Sophomore Kayla Carbajal did not want to go to Western High School on Friday, a day after simmering racial tensions erupted in a brawl that led school police to pepper-spray her along with dozens of other staff and students.
But the 16-year-old’s mom made her go, so Carbajal headed off to her classes at the central Las Vegas Valley high school.
“My mom she was just like, ‘Be careful, make sure that you’re not there watching fights and then if you see something happen report it,’ ” she said.
No incidents were reported at the school on Friday amid a heightened security presence on campus.
But students who spoke with the Review-Journal said fights are common at Western — as are racial tensions between groups of black, Hispanic and white students.
‘A fight every month’
Carbajal said she sometimes does not feel safe at school, noting that there’s a fight about once a month.
Acting Clark County School District police Capt. Roberto Morales said Friday that the fight that initially triggered the police response on Thursday involved about a dozen individuals from groups of African-American and Hispanic students.
He said that in addition to ongoing racial tensions, gang affiliation may have played a role in the melee. But he would not characterize the incident as “gang-related” at such an early stage of the investigation.
Five students have been arrested so far, up from four announced on Thursday. The students, all male, were charged with battery on a police officer or protected person and for inciting a riot, Morales said.
Multiple students also received citations, Morales said, although he did not know how many.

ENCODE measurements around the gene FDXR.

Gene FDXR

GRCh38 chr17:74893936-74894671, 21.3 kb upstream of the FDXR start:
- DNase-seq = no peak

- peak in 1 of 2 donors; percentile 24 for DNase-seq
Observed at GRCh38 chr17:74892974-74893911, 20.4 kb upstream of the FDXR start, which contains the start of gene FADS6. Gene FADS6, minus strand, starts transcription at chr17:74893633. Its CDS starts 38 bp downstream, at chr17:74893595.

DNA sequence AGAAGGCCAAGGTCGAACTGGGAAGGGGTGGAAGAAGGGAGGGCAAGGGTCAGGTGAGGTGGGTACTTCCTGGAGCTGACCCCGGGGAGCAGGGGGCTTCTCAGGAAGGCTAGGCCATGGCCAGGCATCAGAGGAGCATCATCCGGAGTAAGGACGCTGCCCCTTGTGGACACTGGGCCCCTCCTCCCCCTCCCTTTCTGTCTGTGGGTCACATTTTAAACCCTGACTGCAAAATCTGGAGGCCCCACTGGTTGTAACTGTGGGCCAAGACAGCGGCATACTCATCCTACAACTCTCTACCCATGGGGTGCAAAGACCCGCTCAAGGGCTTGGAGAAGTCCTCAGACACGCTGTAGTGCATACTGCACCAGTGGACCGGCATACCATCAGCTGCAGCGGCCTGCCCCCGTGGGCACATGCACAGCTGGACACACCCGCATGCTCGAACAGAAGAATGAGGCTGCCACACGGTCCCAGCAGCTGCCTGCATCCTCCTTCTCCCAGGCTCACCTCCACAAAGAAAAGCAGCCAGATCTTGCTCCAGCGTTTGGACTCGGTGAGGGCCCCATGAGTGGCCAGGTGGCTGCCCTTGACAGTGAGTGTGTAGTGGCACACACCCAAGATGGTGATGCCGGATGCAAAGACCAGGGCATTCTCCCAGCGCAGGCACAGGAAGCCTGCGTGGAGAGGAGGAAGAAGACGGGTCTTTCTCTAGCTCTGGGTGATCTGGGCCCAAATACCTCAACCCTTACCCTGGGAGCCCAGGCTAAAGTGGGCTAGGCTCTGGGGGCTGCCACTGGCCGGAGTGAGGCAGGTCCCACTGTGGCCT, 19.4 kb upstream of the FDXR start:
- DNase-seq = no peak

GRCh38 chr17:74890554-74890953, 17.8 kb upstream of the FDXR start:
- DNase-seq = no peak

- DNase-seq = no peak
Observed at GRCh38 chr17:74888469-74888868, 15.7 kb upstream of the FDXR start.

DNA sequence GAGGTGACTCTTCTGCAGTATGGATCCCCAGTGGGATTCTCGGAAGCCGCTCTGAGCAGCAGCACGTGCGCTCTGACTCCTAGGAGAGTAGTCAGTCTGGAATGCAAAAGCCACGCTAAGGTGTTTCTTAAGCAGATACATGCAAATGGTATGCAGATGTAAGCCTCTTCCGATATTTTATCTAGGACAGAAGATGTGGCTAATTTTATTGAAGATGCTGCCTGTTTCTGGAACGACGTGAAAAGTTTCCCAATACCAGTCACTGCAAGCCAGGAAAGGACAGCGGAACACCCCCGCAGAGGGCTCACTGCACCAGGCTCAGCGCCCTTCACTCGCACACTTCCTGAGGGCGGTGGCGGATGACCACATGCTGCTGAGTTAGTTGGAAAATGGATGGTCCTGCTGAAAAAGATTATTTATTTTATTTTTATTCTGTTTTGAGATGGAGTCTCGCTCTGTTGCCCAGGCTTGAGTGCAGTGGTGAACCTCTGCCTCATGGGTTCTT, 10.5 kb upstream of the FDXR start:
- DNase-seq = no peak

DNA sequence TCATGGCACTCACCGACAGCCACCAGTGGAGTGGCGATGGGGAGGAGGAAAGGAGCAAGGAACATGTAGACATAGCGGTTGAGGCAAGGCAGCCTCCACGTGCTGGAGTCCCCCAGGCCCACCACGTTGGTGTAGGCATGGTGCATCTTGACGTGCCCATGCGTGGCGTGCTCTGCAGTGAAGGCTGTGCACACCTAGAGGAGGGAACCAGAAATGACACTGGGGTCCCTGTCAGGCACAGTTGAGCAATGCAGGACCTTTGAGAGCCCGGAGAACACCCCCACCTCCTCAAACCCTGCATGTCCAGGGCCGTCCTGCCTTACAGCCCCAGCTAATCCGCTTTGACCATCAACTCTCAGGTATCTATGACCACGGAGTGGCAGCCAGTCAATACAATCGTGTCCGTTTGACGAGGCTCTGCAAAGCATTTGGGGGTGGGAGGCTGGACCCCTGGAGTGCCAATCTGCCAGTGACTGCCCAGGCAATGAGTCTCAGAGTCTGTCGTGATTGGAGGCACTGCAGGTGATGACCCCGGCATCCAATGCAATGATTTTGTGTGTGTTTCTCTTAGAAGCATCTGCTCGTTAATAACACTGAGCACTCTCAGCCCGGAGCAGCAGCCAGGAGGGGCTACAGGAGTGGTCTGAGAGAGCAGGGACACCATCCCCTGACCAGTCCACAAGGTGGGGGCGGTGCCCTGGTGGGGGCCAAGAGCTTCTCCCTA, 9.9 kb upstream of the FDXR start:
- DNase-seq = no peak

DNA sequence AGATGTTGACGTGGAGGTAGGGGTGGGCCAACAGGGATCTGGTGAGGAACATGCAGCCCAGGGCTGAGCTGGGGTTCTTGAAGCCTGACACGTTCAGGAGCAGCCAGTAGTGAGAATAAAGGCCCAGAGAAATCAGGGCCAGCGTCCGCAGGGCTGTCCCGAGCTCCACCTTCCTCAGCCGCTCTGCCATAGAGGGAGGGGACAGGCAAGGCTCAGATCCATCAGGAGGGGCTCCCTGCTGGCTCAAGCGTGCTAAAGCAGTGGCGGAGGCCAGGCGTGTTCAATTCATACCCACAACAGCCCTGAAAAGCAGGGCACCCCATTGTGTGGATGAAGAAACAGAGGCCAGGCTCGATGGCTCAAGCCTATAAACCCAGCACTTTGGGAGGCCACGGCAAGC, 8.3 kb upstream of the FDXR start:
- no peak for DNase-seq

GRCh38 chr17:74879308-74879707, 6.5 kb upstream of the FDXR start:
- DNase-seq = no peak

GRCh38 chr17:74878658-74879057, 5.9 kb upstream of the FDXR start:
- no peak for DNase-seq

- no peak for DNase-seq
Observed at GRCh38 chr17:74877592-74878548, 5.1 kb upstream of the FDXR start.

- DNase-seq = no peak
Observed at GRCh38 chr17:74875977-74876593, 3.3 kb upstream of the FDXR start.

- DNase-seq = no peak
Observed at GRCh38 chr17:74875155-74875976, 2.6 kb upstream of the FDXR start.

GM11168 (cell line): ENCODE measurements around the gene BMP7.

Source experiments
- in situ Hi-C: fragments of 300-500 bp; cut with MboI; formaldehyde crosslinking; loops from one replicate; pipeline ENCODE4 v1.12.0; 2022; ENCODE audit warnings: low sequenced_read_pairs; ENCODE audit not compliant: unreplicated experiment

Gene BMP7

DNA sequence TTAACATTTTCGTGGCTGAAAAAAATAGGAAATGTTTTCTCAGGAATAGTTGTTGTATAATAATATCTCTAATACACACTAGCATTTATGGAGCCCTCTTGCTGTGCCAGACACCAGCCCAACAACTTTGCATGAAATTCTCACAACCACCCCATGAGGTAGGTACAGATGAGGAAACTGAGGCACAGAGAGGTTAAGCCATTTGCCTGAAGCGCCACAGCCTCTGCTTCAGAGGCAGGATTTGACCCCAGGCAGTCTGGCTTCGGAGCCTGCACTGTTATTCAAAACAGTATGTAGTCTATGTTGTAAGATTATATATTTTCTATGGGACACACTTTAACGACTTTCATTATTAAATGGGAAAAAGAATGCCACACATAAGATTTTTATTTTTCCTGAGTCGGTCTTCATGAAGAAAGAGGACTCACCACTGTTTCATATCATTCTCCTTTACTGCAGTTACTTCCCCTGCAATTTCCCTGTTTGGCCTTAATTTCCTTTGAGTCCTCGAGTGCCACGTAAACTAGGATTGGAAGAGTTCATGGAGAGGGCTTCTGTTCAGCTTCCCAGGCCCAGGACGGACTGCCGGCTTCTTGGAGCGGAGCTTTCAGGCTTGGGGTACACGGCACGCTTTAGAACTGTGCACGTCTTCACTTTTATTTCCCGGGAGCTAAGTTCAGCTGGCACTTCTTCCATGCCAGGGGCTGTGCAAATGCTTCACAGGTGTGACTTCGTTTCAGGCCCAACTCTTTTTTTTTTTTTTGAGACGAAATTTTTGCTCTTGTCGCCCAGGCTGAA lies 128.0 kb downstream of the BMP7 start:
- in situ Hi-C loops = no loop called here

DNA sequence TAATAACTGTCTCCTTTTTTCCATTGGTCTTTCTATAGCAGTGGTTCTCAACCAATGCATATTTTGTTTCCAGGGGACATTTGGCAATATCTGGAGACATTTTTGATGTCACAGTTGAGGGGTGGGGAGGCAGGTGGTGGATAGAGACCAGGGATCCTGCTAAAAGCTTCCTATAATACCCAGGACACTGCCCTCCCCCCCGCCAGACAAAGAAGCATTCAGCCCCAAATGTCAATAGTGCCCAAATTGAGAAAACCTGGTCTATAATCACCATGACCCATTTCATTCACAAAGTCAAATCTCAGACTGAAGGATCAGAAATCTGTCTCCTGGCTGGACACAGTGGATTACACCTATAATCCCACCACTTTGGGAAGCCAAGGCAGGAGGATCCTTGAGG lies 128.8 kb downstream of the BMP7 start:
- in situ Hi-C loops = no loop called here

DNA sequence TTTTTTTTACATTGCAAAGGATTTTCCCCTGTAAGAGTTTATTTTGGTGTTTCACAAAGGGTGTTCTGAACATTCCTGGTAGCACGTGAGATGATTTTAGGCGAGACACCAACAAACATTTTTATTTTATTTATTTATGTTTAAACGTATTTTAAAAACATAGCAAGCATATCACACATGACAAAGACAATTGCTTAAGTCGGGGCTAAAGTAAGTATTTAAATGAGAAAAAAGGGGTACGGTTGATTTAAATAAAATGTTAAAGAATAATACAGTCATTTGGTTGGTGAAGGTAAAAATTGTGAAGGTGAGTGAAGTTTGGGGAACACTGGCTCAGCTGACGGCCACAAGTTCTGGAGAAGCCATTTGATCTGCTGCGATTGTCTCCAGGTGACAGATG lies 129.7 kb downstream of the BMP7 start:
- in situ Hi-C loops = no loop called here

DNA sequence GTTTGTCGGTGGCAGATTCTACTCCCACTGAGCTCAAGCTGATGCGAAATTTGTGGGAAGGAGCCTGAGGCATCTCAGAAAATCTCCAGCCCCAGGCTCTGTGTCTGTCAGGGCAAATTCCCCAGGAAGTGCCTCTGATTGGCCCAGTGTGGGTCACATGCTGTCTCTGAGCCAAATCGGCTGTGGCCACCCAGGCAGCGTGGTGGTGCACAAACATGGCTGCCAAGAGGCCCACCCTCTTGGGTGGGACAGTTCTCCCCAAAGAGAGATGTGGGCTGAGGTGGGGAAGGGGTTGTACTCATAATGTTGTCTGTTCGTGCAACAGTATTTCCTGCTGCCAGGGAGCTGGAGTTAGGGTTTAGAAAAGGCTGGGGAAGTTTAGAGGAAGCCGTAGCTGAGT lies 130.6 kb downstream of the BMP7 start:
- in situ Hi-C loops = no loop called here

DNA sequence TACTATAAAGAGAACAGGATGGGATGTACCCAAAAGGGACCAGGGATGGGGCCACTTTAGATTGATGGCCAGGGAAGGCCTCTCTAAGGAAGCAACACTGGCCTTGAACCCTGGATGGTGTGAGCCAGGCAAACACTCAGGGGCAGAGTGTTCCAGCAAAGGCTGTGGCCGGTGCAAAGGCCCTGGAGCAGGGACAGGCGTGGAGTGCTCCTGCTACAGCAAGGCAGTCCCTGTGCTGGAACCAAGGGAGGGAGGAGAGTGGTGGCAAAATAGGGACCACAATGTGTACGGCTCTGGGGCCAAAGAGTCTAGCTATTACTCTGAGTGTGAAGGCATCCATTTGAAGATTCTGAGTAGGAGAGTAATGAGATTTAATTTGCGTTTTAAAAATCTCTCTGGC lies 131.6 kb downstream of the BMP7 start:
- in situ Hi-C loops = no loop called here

Meanwhile, police presence was heavy outside the school on Friday as police continue to investigate.
“We have our plan in place right now to try to calm the situation down, find out who are the main individuals that got this whole thing going,” Morales said.
Carbajal said that in addition to the initial fight in the cafeteria, there were other separate altercations, including one on the quad.
She said she was among the students pepper-sprayed outside, as groups of kids were watching several fights.
When another fight broke out near the entrance to the school, she said, more students were pepper-sprayed, including those who were trying to get into the building to avoid the spray.
“Many kids were on the floor crying,” she said. “Their eyes watery, red.”
In the Clark County School District, Western has a reputation as a tough school.
A Review-Journal analysis of 2016-17 violence in traditional district high schools found that Western was in the top 10 in number of incidents involving violence to students, violence to staff, possessing or using drugs and possession of weapons.
State data for 2017-2018 shows that Western was in the top five in all four categories.
Morales said parents bear some responsibility for the ongoing tensions and need to educate their children on acceptance.
“They need to reiterate (to) their young people that attend our schools — this is not their school, it’s everybody’s school, regardless of culture, color, religion belief,” he said. “It doesn’t matter. Schools are neutral — you do not participate in this kind of behavior.”
If parents don’t remind children at home, he said, then they’ll be reminded by the school administration.
“We support the administration in their mission of keeping it a safe, secure learning environment,” Morales said. “If their actions dictate otherwise, then we’ll have to take whatever action necessary to remind them that (this) is a school that is for learning and they need to act appropriately.”